My accent and semi-mangled French are not a disadvantage, and led to lots of friendly banter with brocante sellers. It has also helped when asking for a discount, once you’re polite and not taking the piss. Also, a smile goes a long way 😀 Over the entire trip, the vast majority of French people I met were friendly, helpful & interested, even when they were completed baffled by what I was doing! 🤓 It was also interesting that older women, in particular, were incredibly supportive of my having a go at doing something completely different 👊💪

I’m still not a morning person! Don’t think that’s going to change…no matter how early I get to bed 😴 that said, even though the markets do start super-early, it wasn’t unusual to see sellers pulling up in their vans at 9.30/10.00….so, all is not lost if I don’t get there by 7.00 😅 also figured out that it’s better to give myself more time (not just 24 hours) in a place. There are other sources besides the official markets, so best to have more time to explore up your sleeve. TBH there’s also a need for some time out….lots of travelling, early starts, carrying heavy loads around and speaking another language are pretty tiring (am sure it gets easier once you know where you’re going).


Les Belles Parents

Today is my last day in France. I took my parents in law (“belles parents” in French, which I think sounds nicer 😀) out to lunch to say a huge “Thank You” for allowing me to camp out in their spare bedroom for 3 weeks (considering that my Mum used to say “visitors are like fish, after 3 days, they go off”!).

The talk of the town has been a new restaurant,  L’or Q’idee, which is owned and run by a female chef, Naoelle d’Hainaut, who won France’s Top Chef (like Master Chef) TV show a few years ago. She also has many years of cooking at Le Bristol in Paris under her belt, and it showed. The food was top notch, though my father in law felt that the service was a little slow. This may or may not have had something to do with the fact that he sprung a surprise art auction on us shortly after we sat down, and was therefore in a hurry to get away to buy a painting he had his eye on. He was like a cat on a hot tin roof throughout lunch. When Naoelle walked the room to greet her diners, guess who told her that her food was deserving of a Michelin star, but that the service was too slow??!! 😂😂

My in laws are children of the war, and therefore, nothing is wasted. They especially don’t like to see food wasted (my father in law in particular). Thankfully, Hubby had regaled me with many, many stories of his Dad’s bargain food purchases over the years (for example, trays of fruit that are on life support!)….sell by and use by dates are considered to be interesting information, but not a consideration! When my father in law saw me put some leftover food (which had already been reheated once) into the compost tray, he pounced on it and put it back in the fridge! I had to have a lie down to recover 😂😂 …..and, 3 days later, I removed it from the fridge and snuck it back into the bin 😱😱 My mother in law explained the war time psychology to me, and now I know how to handle leftovers 😉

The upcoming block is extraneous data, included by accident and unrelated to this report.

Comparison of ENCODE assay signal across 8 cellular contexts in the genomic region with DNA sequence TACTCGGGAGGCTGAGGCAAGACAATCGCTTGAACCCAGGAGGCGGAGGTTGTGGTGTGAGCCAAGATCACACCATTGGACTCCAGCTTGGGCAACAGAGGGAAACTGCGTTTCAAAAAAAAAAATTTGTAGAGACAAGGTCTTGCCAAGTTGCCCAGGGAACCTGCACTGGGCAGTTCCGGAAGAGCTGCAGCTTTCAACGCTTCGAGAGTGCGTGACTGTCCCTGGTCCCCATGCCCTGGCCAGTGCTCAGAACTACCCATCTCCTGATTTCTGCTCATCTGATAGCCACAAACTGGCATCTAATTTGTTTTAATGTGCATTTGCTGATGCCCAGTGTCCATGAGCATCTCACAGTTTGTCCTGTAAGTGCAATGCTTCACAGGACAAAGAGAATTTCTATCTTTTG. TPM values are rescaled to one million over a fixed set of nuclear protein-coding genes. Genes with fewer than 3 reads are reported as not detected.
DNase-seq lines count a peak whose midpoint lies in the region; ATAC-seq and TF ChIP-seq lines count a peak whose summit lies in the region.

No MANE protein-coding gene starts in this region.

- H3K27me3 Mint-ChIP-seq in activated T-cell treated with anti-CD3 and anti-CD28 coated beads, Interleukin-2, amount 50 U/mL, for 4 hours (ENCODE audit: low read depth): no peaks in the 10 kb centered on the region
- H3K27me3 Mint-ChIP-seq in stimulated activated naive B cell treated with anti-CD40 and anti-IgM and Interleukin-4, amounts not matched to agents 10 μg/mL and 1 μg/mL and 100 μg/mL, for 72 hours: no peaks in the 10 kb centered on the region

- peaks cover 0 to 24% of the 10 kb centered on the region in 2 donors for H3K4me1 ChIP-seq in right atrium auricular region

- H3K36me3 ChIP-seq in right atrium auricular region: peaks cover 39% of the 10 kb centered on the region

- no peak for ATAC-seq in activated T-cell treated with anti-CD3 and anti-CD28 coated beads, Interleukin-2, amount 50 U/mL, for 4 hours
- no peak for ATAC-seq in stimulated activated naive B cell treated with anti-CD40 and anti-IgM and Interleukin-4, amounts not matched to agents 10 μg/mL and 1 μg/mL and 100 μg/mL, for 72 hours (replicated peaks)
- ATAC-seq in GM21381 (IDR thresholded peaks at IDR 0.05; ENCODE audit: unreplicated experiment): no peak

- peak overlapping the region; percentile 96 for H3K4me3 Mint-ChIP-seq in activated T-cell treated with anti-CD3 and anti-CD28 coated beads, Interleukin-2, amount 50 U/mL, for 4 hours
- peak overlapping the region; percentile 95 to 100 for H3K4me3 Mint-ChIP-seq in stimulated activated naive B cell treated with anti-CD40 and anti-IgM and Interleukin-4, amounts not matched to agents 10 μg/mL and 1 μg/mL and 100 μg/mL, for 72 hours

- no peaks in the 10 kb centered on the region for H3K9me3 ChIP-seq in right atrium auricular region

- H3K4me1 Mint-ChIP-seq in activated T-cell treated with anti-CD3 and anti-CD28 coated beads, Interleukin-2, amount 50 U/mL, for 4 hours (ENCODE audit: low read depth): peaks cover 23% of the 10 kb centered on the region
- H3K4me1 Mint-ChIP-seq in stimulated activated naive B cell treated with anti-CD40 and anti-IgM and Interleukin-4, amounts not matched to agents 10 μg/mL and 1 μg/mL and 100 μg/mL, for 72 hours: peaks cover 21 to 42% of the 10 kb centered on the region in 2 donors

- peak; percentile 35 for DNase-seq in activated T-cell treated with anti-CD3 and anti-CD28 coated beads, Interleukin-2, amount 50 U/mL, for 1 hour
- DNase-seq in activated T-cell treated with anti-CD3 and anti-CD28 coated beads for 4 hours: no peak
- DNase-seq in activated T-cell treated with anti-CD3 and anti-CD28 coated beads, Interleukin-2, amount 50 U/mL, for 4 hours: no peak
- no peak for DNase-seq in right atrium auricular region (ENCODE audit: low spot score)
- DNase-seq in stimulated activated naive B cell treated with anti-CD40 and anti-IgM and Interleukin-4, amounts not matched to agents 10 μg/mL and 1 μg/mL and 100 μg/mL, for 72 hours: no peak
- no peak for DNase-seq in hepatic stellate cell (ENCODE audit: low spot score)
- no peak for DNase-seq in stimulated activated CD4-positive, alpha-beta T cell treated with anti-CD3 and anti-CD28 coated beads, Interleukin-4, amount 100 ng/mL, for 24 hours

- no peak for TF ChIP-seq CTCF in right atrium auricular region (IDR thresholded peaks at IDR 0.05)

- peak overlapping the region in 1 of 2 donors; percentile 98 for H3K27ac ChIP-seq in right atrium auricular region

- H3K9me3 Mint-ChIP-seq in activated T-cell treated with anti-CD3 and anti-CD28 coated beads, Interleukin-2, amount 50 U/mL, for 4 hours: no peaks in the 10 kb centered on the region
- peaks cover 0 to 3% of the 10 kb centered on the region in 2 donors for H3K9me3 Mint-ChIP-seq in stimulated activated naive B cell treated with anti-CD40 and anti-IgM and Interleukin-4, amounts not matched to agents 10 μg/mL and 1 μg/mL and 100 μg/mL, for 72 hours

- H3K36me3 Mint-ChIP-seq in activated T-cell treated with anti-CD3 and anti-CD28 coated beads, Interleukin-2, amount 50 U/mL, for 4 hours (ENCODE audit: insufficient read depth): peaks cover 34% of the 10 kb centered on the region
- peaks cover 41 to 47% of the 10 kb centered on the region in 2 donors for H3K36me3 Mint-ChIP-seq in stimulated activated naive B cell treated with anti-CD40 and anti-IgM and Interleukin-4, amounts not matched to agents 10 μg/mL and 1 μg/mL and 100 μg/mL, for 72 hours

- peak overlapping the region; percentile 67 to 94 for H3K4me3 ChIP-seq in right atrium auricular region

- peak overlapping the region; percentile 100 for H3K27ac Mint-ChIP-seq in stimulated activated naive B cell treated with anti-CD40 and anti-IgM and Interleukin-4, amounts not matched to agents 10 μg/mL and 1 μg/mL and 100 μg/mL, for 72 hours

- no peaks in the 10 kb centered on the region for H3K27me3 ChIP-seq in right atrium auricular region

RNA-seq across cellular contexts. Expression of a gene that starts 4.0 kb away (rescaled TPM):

That said, they still have the occasional “words” about using up stale bread. My father in law takes great pride in using up a baguette, even if it’s so stale, you could hammer in nails with it 😂 This usually ends with my mother in law taking it off him, after he has negotiated for just one slice 😂😂

Both belles parents continue to contribute to their community through volunteer work (at their church, and, teaching French to new arrivals in France), and are very interested in, and support, the arts.

After 60 years of marriage, it is so lovely to see them be playful with each other, laugh together, share interests and comfort each other. Their energy and enthusiasm for life is remarkable, and no doubt, a key factor in their good health.

To wrap up, I am very grateful to my belle maman for the new Hubby handling strategies that I’ve learned by observing her interactions with my belle pere! 😀👍


The other Tour de France

Given that the purpose of this trip is to establish whether or not it’s possible to source sufficient objets to scale the business quickly, research has taken me to  regional France, as well as Paris and its countryside surrounds.

Spent an interesting 2 days in Lyon, loved the place, and they run weekly, well-stocked “Puces” 👍. Can’t say enough nice things about Lyon, and I look forward to more buying visits.

Next was 24 hours in Toulouse…..frankly, I hated the place (crowded, run down, claustrophobic, has clearly been badly managed by the local council), not helped by the fact that their weekly market (which was a handy 1km walk from where I was staying) had been moved due to renovation works (which were not visible….), no one recognised the alleged alternate location I’d read about & no one was answering the market contact number. All in all, a wasted 24 hours, but, at least I now know….which is the whole point of research, eh?

Final stop is Bordeaux, which is where I am tonight. So far, the buildings remind me a little of Edinburgh 👍 Really looking forward to visiting their weekly market tomorrow, and, if I have time, a little street close by the market that has lots of small dealers’ stores. Then, back to Paris in the afternoon…..